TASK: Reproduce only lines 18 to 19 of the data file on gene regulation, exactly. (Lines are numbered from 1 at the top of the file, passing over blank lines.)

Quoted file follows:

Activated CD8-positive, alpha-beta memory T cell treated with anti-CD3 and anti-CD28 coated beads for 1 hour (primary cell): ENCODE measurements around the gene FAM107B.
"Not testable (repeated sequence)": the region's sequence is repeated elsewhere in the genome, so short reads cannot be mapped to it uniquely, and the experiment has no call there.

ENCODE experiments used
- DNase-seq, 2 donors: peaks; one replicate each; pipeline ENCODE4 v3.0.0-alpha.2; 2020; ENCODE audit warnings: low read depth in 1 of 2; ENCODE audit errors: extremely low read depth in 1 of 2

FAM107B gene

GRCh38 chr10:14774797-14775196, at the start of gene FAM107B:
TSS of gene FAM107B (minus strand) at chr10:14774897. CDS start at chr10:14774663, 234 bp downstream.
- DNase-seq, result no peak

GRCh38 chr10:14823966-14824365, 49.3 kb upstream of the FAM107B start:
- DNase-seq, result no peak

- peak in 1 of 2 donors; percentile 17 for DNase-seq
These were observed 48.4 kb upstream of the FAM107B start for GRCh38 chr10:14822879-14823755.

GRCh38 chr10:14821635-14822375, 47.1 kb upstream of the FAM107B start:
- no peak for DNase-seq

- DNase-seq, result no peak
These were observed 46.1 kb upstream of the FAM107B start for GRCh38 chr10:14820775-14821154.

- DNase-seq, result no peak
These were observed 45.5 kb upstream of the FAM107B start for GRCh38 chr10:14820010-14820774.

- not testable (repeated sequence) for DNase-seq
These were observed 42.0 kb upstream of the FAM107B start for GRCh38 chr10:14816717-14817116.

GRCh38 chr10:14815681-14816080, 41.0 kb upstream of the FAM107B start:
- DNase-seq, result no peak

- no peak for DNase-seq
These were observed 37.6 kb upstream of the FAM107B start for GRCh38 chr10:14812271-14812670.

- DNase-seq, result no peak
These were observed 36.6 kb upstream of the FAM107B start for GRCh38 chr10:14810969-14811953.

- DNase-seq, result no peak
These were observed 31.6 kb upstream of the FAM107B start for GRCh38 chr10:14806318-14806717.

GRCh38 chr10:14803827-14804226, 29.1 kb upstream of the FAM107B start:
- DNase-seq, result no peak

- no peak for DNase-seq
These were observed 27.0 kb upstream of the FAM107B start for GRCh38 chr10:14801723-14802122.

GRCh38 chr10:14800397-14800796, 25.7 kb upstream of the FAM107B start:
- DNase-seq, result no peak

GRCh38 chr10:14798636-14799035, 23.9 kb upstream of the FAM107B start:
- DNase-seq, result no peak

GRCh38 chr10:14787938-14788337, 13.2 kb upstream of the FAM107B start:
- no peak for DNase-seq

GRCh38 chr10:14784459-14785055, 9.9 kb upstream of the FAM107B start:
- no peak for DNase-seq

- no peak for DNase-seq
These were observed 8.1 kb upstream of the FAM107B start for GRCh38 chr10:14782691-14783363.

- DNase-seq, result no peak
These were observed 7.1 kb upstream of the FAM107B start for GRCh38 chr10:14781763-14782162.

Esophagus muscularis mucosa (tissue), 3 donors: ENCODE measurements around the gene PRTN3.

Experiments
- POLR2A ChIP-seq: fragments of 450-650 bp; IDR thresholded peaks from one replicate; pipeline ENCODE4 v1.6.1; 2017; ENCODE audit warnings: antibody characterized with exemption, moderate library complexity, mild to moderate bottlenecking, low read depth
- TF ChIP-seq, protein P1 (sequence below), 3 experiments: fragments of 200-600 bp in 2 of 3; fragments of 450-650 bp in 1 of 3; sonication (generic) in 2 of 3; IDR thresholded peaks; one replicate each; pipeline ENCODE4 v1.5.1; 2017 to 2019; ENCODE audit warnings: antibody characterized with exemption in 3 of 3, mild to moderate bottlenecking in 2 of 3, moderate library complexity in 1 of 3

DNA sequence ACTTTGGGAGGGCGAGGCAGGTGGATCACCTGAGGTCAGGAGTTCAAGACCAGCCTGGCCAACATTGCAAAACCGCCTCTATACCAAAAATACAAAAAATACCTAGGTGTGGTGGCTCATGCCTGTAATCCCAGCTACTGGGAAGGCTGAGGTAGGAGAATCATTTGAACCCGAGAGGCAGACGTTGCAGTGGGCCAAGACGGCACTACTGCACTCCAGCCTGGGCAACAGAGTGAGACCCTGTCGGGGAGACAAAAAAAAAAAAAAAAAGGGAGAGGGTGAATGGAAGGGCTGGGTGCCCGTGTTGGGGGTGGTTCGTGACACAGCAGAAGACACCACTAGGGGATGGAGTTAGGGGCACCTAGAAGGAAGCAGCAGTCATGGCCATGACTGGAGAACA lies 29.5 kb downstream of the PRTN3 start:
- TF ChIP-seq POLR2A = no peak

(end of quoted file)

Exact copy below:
These were observed 45.5 kb upstream of the FAM107B start for GRCh38 chr10:14820010-14820774.

- not testable (repeated sequence) for DNase-seq